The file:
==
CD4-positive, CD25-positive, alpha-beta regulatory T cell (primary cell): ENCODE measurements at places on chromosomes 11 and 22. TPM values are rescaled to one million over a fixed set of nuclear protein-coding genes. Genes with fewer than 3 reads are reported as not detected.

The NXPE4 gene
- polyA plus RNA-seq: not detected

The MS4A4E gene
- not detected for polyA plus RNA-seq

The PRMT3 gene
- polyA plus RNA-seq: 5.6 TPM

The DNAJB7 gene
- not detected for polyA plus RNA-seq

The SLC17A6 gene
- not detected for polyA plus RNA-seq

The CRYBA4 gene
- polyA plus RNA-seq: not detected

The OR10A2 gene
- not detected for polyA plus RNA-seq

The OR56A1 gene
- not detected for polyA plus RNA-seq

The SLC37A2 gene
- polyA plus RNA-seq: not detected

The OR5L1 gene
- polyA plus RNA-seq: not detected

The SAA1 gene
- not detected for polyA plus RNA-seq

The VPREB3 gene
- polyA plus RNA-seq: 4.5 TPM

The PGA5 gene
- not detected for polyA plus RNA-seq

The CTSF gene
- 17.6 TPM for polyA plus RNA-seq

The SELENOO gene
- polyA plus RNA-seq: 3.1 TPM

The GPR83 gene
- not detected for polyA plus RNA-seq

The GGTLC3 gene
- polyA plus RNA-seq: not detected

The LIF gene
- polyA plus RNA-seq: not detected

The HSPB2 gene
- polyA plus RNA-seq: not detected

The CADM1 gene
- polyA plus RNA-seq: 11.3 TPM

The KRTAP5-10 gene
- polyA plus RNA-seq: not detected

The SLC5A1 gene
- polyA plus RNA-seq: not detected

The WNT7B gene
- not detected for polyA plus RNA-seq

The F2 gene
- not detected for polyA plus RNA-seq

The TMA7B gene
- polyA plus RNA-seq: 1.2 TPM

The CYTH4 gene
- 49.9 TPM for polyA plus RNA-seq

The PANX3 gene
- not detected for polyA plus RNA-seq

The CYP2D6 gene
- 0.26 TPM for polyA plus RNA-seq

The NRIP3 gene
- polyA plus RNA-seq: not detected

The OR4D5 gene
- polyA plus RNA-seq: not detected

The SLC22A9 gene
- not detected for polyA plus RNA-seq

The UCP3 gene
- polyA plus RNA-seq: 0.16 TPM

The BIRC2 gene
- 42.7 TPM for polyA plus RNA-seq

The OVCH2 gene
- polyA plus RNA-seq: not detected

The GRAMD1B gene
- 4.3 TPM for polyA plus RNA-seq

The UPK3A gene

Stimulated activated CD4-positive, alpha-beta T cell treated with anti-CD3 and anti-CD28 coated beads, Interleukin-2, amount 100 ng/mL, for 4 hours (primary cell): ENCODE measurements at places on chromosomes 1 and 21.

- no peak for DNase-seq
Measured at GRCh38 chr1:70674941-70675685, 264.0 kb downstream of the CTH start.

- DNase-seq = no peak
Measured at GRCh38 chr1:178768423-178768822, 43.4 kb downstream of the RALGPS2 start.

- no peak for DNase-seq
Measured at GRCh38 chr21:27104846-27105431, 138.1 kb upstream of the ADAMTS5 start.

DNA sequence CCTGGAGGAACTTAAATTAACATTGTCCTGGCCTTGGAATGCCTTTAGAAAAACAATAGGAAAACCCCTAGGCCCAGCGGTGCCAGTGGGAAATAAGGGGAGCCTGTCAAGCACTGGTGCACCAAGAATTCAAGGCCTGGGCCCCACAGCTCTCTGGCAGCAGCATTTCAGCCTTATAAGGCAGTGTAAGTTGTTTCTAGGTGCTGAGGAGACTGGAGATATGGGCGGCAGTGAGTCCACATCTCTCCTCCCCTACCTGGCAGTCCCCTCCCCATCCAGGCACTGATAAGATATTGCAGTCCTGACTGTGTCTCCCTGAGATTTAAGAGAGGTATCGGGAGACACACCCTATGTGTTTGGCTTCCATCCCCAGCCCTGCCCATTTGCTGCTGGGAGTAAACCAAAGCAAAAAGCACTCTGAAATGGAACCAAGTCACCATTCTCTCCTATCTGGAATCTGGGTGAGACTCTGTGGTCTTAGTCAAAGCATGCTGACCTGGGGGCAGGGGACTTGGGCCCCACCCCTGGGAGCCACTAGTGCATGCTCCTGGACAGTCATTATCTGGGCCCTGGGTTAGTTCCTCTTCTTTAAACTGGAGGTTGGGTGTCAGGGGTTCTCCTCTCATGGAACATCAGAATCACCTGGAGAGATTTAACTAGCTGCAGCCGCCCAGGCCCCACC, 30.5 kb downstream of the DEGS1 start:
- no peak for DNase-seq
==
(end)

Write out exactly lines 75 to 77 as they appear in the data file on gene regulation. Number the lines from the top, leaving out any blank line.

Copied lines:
Measured at GRCh38 chr1:70674941-70675685, 264.0 kb downstream of the CTH start.

- DNase-seq = no peak
Measured at GRCh38 chr1:178768423-178768822, 43.4 kb downstream of the RALGPS2 start.